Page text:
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A generation gap in motivation: what drives so-called Baby Boomers and the Y-generation? And who are they?

There is no need to emphasize the importance of employee satisfaction: how an employee feels within an organization and the extent an employee feels that his or her expertise and work are appreciated have a major effect on his or her attitude to work and performance and these may not only determine the entire quality of life of the employee, but indirectly they may also influence the employer company’s performance and reputation. We have to see, however, that there are major differences between the factors driving the satisfaction and the motivations of generations. We examined the main differences.

Satisfaction with work is important from the perspective of both the organization and the individual. What makes employees satisfied and what prompts them to higher performance differs among generations.

There is professional agreement in that there are currently four generations on the labour markets of economically developed countries:

  •  the generation of so-called Veterans who were born before world war II and are mostly already retired,
  • •the so-called Baby Boomers born in the period between the end of the war to the early 60’s,
  • the X-generation born in the 60’s and 70’s and
  • the Y-generation born from the 80’s who have just entered the labour market.

We compare the above generations in terms of their attitude to technologies, changing of jobs, changes and loyalty as well as management.


The Veterans stepped through the doors of their first workplaces before the emergence of the first computers and digital technologies it is, therefore, no wonder that they are not familiar with the latest technologies and require constant training in many cases even to keep their current jobs – which they may have had for years, even decades.

The Baby Boomers are also a generation who were not swept away by the digital world while they were young and are also sceptic towards computers and do not easily rely on new technologies and show a general attitude of resistance.

Members of the X generation on the other hand are already confident users of and understand the language of computers.

The Y generation not only understands and likes but in fact demands the latest technology and the fastest possible flow of information. For them, the internet is a basic means of communication and an integral part of their everyday lives. For them an on demand life is normal; they are constantly online both in work and in their lives.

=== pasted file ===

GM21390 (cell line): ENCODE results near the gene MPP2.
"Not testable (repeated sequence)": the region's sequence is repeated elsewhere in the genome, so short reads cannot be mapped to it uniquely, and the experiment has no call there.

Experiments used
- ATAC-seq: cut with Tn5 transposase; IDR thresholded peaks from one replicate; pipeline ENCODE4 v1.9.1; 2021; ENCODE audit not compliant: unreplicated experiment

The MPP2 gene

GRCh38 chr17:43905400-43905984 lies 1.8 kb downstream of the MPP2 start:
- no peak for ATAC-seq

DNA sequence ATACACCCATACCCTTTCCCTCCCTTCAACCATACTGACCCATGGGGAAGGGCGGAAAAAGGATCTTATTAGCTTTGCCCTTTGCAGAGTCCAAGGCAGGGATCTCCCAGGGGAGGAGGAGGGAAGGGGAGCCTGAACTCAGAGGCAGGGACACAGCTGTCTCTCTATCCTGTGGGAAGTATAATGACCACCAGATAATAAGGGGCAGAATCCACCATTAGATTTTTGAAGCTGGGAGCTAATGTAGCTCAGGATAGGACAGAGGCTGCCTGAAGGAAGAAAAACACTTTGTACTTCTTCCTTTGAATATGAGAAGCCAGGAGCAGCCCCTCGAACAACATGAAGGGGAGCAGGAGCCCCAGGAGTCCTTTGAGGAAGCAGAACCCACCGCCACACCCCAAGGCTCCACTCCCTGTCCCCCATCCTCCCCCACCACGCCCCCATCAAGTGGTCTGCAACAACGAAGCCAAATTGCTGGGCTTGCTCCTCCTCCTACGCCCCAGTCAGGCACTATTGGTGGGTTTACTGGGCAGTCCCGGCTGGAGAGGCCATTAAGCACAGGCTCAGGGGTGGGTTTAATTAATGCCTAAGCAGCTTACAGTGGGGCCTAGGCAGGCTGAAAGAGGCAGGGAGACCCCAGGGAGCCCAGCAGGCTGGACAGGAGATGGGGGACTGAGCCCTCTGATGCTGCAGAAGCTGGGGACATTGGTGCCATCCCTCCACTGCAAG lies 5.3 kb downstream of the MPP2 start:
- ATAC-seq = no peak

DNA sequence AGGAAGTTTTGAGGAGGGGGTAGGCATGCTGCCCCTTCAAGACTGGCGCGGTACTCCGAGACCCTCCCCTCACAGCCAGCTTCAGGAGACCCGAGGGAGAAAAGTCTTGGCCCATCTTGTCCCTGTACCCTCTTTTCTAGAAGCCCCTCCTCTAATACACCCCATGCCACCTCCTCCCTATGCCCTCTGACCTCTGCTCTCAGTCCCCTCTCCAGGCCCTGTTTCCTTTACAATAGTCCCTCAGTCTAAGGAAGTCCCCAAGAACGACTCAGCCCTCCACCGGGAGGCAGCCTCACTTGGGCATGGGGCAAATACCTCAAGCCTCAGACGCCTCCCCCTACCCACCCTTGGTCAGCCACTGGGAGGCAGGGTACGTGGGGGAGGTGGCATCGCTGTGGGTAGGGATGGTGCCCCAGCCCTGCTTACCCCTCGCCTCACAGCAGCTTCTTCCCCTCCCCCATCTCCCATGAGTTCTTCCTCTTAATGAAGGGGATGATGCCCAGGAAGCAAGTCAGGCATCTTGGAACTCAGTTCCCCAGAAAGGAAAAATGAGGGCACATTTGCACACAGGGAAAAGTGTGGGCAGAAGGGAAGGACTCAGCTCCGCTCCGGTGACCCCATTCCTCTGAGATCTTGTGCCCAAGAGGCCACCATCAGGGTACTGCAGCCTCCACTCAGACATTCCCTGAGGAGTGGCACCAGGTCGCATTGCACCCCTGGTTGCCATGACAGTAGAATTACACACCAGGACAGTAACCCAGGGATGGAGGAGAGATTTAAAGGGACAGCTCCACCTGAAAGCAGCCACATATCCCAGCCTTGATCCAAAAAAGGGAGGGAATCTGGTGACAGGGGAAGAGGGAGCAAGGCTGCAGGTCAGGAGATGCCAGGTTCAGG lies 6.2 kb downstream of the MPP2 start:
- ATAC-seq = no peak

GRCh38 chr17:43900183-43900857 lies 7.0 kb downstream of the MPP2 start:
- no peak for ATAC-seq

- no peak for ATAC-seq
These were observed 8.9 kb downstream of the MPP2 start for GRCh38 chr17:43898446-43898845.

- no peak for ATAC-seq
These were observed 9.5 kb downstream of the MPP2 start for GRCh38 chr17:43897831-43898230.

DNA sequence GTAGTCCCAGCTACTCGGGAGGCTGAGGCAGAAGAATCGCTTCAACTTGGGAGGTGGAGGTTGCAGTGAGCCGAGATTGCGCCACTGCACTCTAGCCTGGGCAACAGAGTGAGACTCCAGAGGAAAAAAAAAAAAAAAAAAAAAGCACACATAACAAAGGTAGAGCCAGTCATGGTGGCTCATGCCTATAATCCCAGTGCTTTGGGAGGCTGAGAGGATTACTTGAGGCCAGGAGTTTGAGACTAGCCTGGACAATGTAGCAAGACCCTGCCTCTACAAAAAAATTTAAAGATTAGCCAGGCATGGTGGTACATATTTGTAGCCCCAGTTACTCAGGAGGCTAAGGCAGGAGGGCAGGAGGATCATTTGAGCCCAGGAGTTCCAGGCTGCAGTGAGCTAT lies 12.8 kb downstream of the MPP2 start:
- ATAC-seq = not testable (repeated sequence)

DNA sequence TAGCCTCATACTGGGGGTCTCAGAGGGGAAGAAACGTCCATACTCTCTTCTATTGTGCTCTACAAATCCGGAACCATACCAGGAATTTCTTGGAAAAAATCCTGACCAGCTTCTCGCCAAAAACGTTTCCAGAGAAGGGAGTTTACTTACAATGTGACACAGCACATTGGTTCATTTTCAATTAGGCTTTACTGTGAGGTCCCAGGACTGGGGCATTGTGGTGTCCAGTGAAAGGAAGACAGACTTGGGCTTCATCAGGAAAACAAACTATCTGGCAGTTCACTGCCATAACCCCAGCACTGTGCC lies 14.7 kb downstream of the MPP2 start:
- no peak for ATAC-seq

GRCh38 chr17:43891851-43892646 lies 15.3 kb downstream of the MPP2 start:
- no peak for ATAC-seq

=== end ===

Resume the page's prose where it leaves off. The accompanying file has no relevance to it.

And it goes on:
Change of jobs and loyalty

Both Veterans and Baby Boomers typically feel that a change of jobs is a sign of the lack of loyalty or work ethics. There are many examples for careers in which members of the generation currently in their 50-s spent decades at a company in different positions (or even in one and the same position). Their career path was not necessarily about constant rejuvenation. They did not have to live with the dark cloud of losing their jobs over their heads and competitiveness was not a basic requirement. While Baby Boomers are also afraid that a change of jobs may weaken their seniority, for the X and Y generations changing jobs (or positions) is a must for a competitive CV. Younger people are even open to building more than one career at the same time.

For the Y generation changing jobs is a “necessary burden” repeated almost every couple of years. While a couple of years ago, HR experts would have said that one of the indicators of a good employee is the length of time spent with each employer and the number of times he or she changed jobs (fewer changes meant that the employers were satisfied with the candidate and he or she was also pleased to work for each employer). Today, this is not necessarily relevant. This necessary burden is often a part of the employee’s professional and financial progress, constant rejuvenation and a life-long learning process.

Accordingly, loyalty is evident and of high value for the older generations. While loyalty is still a typical characteristic of Baby Boomers, theyare already open towards better job offers but they also accept that work is (unfortunately) often more important than their private lives. The X generation tends to be loyal to individuals and groups, not to companies while members of the Y generation are loyal, above all, to themselves and their personal relationships. Private life enjoys priority over work and this is a substantial difference between the old and the young.

A parallel can be observed between loyalty and changing of jobs and the different attitude of the generations to change. While the older generation is committed to traditions, less flexible and resistant to change, for today’s 20- and 30-year-olds flexibility is a must and they try to make changes work for them.


The generations which grew up and started their careers before the political changes accept and are used to authoritarian management based on seniority (they had no choice in this regard). Although the members of the X generation were born before the political changes, they only started to work in the 80’s and 90’s and therefore have a need for participation-based, democratic structures. Young people born in the 80’s like to think that their involvement in major decisions is obvious and like to have the opportunity of making decisions independently.

There are probably no homogeneous companies employing members of only one age group motivated by the same factors. However, if we take into account the characteristics, the attitude to work and the expectations of the workforce on today’s labour market, this will benefit all colleagues and as a result, the company also.

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